AGU AND ODUM: WHAT YOU NEED TO KNOW ABOUT THE ORIGIN OF THE LEGENDARY “ISHIAGU” ATTIRE AS AN IGBO

I’ve come to realize that the famous ‘Akwa isi-agu’ cultural outfit which is worn as an emblem of honour and pride by the Igbo people is fake, flawed, alien and a corruption of the original Igbo cultural totemic trademark.

The original totem of the Igbo people is leopard (Agu), not lion (Odum). Please, pay special attention to my writeup.

Now, this is what went wrong: the ‘Isi-agu’ attire is supposed to bear the head of the leopard (Agu) but instead it bears that of the lion (Odum).

As a result, what we have in practice is ‘Isi-Odum’, not ‘Isi-agu’ because, ‘Agu’ and ‘Odum’ are not the same thing even as both are of the cat family.

It would be very objective therefore, to question the rationale for misrepresenting ‘Agu’ with ‘Odum’ in most famous Igbo apparels and our attitude of referring to it as ‘Isi-agu’ when in actual fact, it is ‘Isi-odum’.

The absurdities associated with these two animals and their totemic significance in the Igbo cosmology, is one of the things this article intends to clarify.

We must understand that there is a clear difference between ‘Agu’ and ‘Odum’. While the former had the first contact with the Igbo people for finding comfort in tropical rainforests, the latter resides and finds comfort in the Savannah.

The Igbo people are indigenous forest people just like the leopard, and they occupy the rainforest zones, not the Savannah.

The first generation of Igbo Intellectuals made no mistakes about this very fact. In the classic novel, ‘Eze Goes To School’ by Onuora Nzekwe, the ravaging beast which held the people of Ohia hostage, which Eze’s father killed but later died from the wound it inflicted on him, was a leopard (Agu), not a lion (Odum).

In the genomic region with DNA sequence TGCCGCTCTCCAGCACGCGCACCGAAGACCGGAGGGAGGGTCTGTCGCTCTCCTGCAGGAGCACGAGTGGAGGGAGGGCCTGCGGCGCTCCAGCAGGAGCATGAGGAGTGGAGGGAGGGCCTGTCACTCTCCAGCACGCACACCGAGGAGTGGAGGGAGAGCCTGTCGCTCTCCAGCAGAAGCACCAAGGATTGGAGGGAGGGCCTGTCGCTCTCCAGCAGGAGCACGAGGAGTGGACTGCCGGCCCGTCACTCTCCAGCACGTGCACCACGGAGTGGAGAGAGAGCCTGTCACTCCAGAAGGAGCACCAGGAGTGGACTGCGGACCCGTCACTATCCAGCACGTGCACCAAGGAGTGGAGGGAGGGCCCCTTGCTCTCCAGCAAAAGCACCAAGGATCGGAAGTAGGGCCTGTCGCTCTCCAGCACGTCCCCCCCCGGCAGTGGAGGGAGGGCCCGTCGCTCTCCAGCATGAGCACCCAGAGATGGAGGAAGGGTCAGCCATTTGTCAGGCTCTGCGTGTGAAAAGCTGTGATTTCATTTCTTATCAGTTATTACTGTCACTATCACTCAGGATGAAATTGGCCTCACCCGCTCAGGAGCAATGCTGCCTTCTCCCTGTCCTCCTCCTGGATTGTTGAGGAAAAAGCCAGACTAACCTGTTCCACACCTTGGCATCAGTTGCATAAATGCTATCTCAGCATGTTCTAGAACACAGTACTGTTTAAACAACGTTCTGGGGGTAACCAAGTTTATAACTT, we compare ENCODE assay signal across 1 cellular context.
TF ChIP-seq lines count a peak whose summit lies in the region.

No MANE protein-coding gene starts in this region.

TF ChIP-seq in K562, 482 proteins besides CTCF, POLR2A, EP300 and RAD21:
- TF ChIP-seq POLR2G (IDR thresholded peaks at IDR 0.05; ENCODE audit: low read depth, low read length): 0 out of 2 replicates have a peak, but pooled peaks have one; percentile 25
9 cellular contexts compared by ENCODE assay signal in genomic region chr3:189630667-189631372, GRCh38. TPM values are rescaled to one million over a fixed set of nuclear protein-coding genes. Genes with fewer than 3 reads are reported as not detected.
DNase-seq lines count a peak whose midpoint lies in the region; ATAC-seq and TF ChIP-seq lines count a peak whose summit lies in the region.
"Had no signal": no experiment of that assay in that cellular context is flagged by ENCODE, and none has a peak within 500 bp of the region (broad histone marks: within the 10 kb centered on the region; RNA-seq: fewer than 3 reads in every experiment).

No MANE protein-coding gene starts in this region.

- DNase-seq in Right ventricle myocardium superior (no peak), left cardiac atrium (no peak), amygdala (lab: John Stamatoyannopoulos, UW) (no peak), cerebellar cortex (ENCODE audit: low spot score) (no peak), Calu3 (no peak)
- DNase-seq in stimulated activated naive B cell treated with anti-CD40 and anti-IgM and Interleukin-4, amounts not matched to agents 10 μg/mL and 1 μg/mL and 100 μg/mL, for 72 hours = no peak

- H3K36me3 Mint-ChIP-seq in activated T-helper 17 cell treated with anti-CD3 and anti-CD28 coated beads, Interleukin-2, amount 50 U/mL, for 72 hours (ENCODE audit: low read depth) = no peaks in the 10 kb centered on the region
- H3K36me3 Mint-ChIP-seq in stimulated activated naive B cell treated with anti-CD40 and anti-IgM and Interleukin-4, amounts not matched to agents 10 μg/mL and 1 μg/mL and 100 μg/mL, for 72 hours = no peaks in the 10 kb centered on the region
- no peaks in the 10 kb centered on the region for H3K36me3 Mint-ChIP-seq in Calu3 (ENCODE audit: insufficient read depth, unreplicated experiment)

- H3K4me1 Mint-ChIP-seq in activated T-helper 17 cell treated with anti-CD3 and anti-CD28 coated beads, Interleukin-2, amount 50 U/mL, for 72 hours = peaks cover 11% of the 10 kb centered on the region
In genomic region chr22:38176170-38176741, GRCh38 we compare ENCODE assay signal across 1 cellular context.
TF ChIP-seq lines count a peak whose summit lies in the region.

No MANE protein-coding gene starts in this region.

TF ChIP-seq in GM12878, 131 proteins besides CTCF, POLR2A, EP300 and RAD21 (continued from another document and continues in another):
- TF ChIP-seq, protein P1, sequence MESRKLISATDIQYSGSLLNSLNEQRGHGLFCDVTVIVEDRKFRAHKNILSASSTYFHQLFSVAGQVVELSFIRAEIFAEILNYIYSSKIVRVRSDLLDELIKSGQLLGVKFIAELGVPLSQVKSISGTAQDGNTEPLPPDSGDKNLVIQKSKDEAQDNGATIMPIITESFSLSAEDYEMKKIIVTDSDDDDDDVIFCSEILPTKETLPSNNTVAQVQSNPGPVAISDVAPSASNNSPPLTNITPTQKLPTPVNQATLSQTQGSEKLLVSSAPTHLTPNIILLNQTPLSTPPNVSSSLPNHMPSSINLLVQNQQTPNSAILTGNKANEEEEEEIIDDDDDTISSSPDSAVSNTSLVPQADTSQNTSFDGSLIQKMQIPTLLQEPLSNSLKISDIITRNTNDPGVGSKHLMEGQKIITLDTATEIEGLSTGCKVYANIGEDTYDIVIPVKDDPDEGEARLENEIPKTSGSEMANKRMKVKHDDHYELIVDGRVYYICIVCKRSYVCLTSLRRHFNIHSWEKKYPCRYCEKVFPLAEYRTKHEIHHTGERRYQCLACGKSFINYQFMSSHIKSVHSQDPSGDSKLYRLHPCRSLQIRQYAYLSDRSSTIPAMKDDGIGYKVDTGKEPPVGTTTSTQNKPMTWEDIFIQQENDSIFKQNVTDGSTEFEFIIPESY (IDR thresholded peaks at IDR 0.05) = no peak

In Anezi Okoro’s 1966 novel ‘The Village School’, featured a complex character and student, Ismael, who was popular amongst his mates because his father was a reputed hunter who killed a leopard and took the title “The Leopard Killer” (Ogbu Agu).

In 1950, Cyprian Ekwensi published a novel entitled ‘The Leopard’s Claw’. Chinua Achebe later published a short story with the title “How the Leopard Got Its Claws”. Achebe narrated an Igbo folktale featuring leopard as the ‘King Of The Animals’.

Achebe’s other book ‘Anthills of The Savanah’ narrates the incident when the leopard, the king of the forest, was to kill the tortoise and how the tortoise scattered sand and grass…etc.
Also important is that we have been taught that lion (Odum) is the ‘King of the Jungle’ by Western Literatures but this is wrong and not true at all. It is actually the leopard (Agu) that is the ‘King of the Jungle’. One of the reasons is that leopard resides in the jungle while lion resides in a grassland or open field.

Moreso is the fact that lion sleeps for about 18 – 20hrs a day. It is infact, the lioness that fetches food for the household and not the lion. Lion may be strong, but it is as much lazy as the civet (Edi Abali). On the other hand, it is the leopard (Agu) that gathers food for the family and not the opposite as it is with the lioness.

As an Igbo, you should have noticed that some of the animals that bear “Agu” have three direct features of the leopard (Agu):

(1) They are carnivorous
(2) They have spotted skins, and
(3) They all make stealth moves (secret moves).
Let’s take a look at few examples:

Agu-ulo (wall gecko)
Agu-iyi (crocodile)
Agu-nkwo (palm genet)

The adoption and use of the lionhead in our ‘Akwa Isi-agu’ is a recent development, which probably is due to the global trend seeking to make the image of the lion a symbol of might, resilience and pride. The Igbo being quite receptive to foreign ideas and practices, allowed the lion-headed emblem to hold sway as our animal totem. But this is wrong.

Ndigbo must learn from other cultures around them and retrace their steps back to their roots. No imperial influence has ever forced the Scots to abandon the Tartan. Nor has Centuries of persecution made the Jews to discard the Yarmulke. The Leopard is also the animal totem of the Zulu in South Africa and still is. Why then did the Igbo throw away their own?

It is necessary therefore, that the original head of leopard (Agu) be used to replace that of the lion (Odum) on various Igbo cultural outfits to correct the massive flaws and deceptions we have allowed to perpetuate over the years as Igbo totemic symbol.

Leave a Reply

Your email address will not be published.